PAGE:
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AU - Nash, Thomas H.

AU - Sweat, Ken

AU - Garcia-Pichel, Ferran

PY - 2010/10

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N2 - Molecular methodologies were used to characterize fungal communities associated with lichen-dominated biological soil crusts (BSCs) at two sites on the Colorado Plateau (USA) in order to investigate their diversity and abundance, in relation to that of bacteria, as well as how these parameters corresponded to overall soil crust cover and the presence of anthropogenic disturbance. Fungal community diversity and composition were assessed with denaturing gradient gel electrophoresis (DGGE) fingerprinting of PCR amplified ribosomal genes and by sequencing. Quantitative PCR, specific for fungi as well as bacteria, was used to evaluate relative microbial densities. Two sites with similar soil characteristics, both of which contained well developed BSCs dominated by lichens, were studied. Results indicated that while a considerable diversity of fungi is present within these BSCs, much higher than what has previously been determined for cyanobacteria-dominated crusts, fungi contribute less biomass and are less diverse than their bacterial counterparts. Fungal diversity in lichen-dominated BSCs was negatively correlated with disturbance and positively correlated with crust cover.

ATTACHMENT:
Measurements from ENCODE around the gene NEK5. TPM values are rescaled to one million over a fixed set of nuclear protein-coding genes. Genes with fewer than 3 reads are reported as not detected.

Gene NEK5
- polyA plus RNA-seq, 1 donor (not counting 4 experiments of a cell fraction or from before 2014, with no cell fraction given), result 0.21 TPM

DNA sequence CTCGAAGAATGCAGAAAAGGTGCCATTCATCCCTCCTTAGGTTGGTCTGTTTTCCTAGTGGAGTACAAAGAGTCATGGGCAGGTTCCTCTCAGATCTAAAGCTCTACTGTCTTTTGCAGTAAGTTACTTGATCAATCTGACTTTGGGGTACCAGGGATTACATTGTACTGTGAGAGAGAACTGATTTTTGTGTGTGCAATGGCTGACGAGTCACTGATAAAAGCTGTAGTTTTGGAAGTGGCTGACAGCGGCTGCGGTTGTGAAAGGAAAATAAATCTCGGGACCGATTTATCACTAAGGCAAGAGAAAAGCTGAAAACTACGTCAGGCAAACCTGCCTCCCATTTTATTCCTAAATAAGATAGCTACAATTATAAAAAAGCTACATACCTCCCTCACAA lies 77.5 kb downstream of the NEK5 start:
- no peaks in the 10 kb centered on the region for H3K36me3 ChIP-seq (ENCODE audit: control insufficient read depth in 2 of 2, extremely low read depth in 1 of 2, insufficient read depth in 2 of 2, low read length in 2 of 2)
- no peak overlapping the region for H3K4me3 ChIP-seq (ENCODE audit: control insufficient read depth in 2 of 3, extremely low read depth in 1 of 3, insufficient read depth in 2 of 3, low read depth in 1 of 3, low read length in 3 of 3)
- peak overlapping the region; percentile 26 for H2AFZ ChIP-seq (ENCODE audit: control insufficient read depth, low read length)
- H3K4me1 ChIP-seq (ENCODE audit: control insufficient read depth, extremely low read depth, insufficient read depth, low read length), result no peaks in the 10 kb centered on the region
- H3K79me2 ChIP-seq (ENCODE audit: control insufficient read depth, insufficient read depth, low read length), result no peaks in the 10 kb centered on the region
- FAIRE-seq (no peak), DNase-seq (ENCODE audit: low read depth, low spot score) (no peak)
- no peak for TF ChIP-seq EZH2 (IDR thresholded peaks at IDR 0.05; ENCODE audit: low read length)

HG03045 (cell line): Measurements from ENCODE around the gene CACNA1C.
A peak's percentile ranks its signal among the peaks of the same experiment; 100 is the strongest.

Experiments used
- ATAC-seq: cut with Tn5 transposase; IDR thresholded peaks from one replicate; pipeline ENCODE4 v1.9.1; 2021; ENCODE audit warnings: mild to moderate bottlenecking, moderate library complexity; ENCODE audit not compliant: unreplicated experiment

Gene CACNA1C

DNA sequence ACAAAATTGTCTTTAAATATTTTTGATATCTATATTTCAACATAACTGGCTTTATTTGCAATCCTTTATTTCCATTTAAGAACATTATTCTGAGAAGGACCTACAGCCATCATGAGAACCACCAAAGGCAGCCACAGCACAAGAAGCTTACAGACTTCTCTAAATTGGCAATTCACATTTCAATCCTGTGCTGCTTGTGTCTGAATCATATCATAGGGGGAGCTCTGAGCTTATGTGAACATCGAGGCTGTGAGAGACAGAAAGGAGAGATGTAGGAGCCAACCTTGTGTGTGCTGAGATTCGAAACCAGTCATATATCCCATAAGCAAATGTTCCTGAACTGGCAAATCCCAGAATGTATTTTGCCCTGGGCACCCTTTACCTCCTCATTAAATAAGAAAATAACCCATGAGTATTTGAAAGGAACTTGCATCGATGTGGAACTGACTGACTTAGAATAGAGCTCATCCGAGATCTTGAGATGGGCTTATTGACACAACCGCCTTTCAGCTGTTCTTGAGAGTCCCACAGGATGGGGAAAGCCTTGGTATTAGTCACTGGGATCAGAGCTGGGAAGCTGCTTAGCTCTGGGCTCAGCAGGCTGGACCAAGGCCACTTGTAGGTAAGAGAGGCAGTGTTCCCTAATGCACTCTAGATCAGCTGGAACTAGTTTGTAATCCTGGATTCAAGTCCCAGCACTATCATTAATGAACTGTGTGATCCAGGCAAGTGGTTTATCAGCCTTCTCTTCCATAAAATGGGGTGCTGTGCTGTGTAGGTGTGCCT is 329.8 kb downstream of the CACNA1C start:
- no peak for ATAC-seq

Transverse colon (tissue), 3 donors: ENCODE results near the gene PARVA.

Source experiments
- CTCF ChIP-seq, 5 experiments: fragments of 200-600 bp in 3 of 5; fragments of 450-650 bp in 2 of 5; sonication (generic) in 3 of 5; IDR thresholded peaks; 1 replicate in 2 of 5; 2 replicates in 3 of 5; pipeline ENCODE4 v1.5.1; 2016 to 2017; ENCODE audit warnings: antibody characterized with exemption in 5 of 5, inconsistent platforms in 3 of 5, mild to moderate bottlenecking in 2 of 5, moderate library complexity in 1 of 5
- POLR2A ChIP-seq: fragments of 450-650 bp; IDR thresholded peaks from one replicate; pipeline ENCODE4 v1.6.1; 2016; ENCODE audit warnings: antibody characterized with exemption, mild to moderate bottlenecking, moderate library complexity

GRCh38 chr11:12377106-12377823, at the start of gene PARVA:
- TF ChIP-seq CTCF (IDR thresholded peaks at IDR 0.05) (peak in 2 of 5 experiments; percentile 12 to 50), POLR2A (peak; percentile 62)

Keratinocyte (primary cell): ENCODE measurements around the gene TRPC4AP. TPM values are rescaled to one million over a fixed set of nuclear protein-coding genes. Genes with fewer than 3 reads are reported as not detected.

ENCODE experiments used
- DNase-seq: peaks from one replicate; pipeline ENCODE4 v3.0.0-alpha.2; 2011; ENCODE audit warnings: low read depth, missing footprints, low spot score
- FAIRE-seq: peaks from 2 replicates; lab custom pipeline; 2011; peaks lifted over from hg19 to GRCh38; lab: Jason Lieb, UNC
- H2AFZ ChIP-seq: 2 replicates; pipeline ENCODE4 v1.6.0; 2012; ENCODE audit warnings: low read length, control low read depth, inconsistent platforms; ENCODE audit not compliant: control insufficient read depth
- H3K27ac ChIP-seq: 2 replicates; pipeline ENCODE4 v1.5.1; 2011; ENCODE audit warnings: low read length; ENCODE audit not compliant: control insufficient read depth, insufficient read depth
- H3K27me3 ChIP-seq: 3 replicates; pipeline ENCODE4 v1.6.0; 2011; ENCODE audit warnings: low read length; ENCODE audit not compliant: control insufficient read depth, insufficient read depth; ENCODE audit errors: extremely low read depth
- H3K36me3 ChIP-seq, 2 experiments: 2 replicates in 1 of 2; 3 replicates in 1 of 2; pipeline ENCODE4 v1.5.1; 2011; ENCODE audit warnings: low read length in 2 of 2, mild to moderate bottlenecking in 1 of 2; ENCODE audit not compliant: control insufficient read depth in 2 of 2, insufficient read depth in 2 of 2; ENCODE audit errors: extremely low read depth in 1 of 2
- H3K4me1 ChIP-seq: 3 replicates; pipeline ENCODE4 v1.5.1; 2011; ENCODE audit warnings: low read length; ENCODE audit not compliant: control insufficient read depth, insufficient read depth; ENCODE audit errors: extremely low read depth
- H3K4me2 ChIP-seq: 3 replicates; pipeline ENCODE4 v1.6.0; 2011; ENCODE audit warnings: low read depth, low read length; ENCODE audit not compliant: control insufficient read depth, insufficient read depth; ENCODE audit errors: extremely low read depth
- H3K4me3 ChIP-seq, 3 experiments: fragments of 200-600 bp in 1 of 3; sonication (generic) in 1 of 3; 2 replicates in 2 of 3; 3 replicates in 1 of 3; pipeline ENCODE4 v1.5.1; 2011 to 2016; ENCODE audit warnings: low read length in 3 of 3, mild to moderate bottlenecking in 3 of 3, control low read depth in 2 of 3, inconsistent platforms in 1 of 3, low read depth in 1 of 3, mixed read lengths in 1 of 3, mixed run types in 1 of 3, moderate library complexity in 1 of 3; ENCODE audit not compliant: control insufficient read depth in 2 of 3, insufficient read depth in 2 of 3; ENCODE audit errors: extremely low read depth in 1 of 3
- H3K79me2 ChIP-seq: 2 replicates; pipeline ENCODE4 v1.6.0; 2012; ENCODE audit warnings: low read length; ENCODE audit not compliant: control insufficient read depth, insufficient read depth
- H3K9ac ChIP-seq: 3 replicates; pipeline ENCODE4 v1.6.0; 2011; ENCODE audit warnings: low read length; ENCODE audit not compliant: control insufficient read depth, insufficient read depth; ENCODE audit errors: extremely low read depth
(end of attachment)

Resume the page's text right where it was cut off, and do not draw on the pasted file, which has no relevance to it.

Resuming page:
AB - Molecular methodologies were used to characterize fungal communities associated with lichen-dominated biological soil crusts (BSCs) at two sites on the Colorado Plateau (USA) in order to investigate their diversity and abundance, in relation to that of bacteria, as well as how these parameters corresponded to overall soil crust cover and the presence of anthropogenic disturbance. Fungal community diversity and composition were assessed with denaturing gradient gel electrophoresis (DGGE) fingerprinting of PCR amplified ribosomal genes and by sequencing. Quantitative PCR, specific for fungi as well as bacteria, was used to evaluate relative microbial densities. Two sites with similar soil characteristics, both of which contained well developed BSCs dominated by lichens, were studied. Results indicated that while a considerable diversity of fungi is present within these BSCs, much higher than what has previously been determined for cyanobacteria-dominated crusts, fungi contribute less biomass and are less diverse than their bacterial counterparts. Fungal diversity in lichen-dominated BSCs was negatively correlated with disturbance and positively correlated with crust cover.